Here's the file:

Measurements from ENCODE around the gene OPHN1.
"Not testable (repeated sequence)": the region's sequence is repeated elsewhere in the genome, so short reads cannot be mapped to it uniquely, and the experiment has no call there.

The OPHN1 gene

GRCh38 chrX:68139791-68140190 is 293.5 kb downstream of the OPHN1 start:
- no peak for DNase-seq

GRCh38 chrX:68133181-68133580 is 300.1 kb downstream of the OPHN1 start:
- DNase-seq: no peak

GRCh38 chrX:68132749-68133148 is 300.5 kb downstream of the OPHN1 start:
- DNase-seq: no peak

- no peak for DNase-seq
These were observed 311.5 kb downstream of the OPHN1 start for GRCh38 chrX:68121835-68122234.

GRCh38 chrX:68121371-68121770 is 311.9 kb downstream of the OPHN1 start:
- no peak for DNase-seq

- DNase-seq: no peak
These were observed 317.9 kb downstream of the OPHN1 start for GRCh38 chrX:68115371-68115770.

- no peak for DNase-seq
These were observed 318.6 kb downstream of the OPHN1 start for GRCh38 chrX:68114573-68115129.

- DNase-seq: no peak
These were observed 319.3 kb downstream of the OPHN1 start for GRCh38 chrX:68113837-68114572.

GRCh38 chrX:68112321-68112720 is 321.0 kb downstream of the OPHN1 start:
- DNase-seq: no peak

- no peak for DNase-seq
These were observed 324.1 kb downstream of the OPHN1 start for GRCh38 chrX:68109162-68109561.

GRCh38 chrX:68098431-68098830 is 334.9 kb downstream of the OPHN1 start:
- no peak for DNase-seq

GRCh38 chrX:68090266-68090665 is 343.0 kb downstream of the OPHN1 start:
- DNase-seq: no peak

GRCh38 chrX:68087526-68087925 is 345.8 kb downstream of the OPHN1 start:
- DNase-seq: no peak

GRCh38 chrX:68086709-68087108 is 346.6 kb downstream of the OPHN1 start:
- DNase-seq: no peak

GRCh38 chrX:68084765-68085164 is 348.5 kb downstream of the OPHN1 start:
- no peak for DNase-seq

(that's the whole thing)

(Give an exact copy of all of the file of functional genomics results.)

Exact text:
Measurements from ENCODE around the gene OPHN1.
"Not testable (repeated sequence)": the region's sequence is repeated elsewhere in the genome, so short reads cannot be mapped to it uniquely, and the experiment has no call there.

The OPHN1 gene

GRCh38 chrX:68139791-68140190 is 293.5 kb downstream of the OPHN1 start:
- no peak for DNase-seq

GRCh38 chrX:68133181-68133580 is 300.1 kb downstream of the OPHN1 start:
- DNase-seq: no peak

GRCh38 chrX:68132749-68133148 is 300.5 kb downstream of the OPHN1 start:
- DNase-seq: no peak

- no peak for DNase-seq
These were observed 311.5 kb downstream of the OPHN1 start for GRCh38 chrX:68121835-68122234.

GRCh38 chrX:68121371-68121770 is 311.9 kb downstream of the OPHN1 start:
- no peak for DNase-seq

- DNase-seq: no peak
These were observed 317.9 kb downstream of the OPHN1 start for GRCh38 chrX:68115371-68115770.

- no peak for DNase-seq
These were observed 318.6 kb downstream of the OPHN1 start for GRCh38 chrX:68114573-68115129.

- DNase-seq: no peak
These were observed 319.3 kb downstream of the OPHN1 start for GRCh38 chrX:68113837-68114572.

GRCh38 chrX:68112321-68112720 is 321.0 kb downstream of the OPHN1 start:
- DNase-seq: no peak

- no peak for DNase-seq
These were observed 324.1 kb downstream of the OPHN1 start for GRCh38 chrX:68109162-68109561.

GRCh38 chrX:68098431-68098830 is 334.9 kb downstream of the OPHN1 start:
- no peak for DNase-seq

GRCh38 chrX:68090266-68090665 is 343.0 kb downstream of the OPHN1 start:
- DNase-seq: no peak

GRCh38 chrX:68087526-68087925 is 345.8 kb downstream of the OPHN1 start:
- DNase-seq: no peak

GRCh38 chrX:68086709-68087108 is 346.6 kb downstream of the OPHN1 start:
- DNase-seq: no peak

GRCh38 chrX:68084765-68085164 is 348.5 kb downstream of the OPHN1 start:
- no peak for DNase-seq